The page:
In an embodiment, each regional communication unit 610 may be configured to interrogate and/or receive data from, MEMS sensors 52 situated in the annulus 26, in the vicinity of the regional communication unit 610, whereby the vicinity of the regional communication unit 610 is defined as in the above discussion of the wellbore parameter sensing system 300 illustrated in FIG. 5. The MEMS sensors 52 may be configured to transmit MEMS sensor data to neighboring MEMS sensors 52, as denoted by double arrows 632, as well as to transmit MEMS sensor data to the regional communication units 610 in their respective vicinities, as denoted by single arrows 634. In an embodiment, the MEMS sensors 52 may be passive sensors that are powered by bursts of electromagnetic radiation from the regional communication units 610. In a further embodiment, the MEMS sensors 52 may be active sensors that are powered by batteries situated in or on the MEMS sensors 52 or by other downhole power sources.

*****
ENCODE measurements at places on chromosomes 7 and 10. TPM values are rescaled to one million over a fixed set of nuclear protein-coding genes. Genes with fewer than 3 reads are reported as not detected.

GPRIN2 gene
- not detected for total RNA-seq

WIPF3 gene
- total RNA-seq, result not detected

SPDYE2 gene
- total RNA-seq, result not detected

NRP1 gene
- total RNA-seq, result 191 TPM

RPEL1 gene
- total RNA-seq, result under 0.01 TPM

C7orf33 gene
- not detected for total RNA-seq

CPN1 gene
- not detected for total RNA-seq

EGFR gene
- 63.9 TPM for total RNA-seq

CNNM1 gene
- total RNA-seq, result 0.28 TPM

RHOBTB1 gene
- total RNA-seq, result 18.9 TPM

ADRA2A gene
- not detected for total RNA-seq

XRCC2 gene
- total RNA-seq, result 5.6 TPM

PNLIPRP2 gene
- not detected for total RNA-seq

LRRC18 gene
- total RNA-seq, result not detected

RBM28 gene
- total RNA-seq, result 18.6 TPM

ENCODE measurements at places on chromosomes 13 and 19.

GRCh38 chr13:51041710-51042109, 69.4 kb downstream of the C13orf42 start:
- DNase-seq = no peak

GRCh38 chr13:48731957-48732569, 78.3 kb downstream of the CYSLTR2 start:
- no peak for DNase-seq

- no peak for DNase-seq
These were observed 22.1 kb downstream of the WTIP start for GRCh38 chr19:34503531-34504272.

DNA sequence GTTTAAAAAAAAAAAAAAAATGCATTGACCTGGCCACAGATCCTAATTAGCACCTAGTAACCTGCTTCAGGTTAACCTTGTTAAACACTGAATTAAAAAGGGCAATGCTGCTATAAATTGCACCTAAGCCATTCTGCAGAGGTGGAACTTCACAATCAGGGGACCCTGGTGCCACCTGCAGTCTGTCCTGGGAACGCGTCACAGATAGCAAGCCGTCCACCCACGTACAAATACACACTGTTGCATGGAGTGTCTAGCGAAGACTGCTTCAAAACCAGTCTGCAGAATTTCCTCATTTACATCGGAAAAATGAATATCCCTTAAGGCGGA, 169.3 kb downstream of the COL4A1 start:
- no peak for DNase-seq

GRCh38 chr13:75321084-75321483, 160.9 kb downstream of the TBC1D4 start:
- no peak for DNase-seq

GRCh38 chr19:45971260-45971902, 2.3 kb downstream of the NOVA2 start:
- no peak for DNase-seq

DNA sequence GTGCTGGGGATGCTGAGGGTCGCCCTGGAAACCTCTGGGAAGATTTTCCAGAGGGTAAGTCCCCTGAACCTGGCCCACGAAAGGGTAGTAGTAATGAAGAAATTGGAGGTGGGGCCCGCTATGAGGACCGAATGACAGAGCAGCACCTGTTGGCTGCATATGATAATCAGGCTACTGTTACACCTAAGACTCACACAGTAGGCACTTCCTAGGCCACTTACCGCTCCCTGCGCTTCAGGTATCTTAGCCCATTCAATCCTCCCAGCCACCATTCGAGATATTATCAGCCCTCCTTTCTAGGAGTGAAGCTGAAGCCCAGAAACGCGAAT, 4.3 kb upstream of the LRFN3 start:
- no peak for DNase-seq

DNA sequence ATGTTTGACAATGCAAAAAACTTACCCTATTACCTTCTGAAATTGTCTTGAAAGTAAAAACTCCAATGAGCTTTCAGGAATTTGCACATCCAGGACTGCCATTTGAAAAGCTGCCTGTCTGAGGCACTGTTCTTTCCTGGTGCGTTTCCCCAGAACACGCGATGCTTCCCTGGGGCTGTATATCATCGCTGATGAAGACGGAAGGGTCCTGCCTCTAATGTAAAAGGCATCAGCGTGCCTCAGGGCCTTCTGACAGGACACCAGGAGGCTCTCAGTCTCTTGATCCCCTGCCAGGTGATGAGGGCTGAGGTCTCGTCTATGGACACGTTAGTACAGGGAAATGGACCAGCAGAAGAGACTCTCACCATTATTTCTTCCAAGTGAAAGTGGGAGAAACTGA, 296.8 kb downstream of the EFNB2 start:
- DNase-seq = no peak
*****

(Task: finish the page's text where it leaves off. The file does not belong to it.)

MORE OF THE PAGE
The regional communication units 610 in the present embodiment of the wellbore parameter sensing system 600 are neither wired to one another, nor wired to the processor 630 or other surface equipment. Accordingly, in an embodiment, the regional communication units 610 may be powered by batteries, which enable the regional communication units 610 to interrogate the MEMS sensors 52 in their respective vicinities and/or receive MEMS sensor data from the MEMS sensors 52 in their respective vicinities. The batteries of the regional communication units 610 may be inductively rechargeable by the data interrogator 620 or may be rechargeable by other downhole power sources. In addition, as set forth above, the data interrogator 620 may be lowered into the wellbore 18 for the purpose of interrogating regional communication units 610 and receiving the MEMS sensor data stored in the regional communication units 610. Furthermore, the data interrogator 620 may be configured to transmit the MEMS sensor data to the processor 630, which processes the MEMS sensor data. In an embodiment, a fluid containing MEMS in contained within the wellbore casing (for example, as shown in FIGS. 5, 6, 7, and 10), and the data interrogator 620 is conveyed through such fluid and into communicative proximity with the regional communication units 610. In various embodiments, the data interrogator 620 may communicate with, power up, and/or gather data directly from the various MEMS sensors distributed within the annulus 26 and/or the casing 20, and such direct interaction with the MEMS sensors may be in addition to or in lieu of communication with one or more of the regional communication units 610. For example, if a given regional communication unit 610 experiences an operational failure, the data interrogator 620 may directly communicate with the MEMS within the given region experiencing the failure, and thereby serve as a backup (or secondary/verification) data collection option.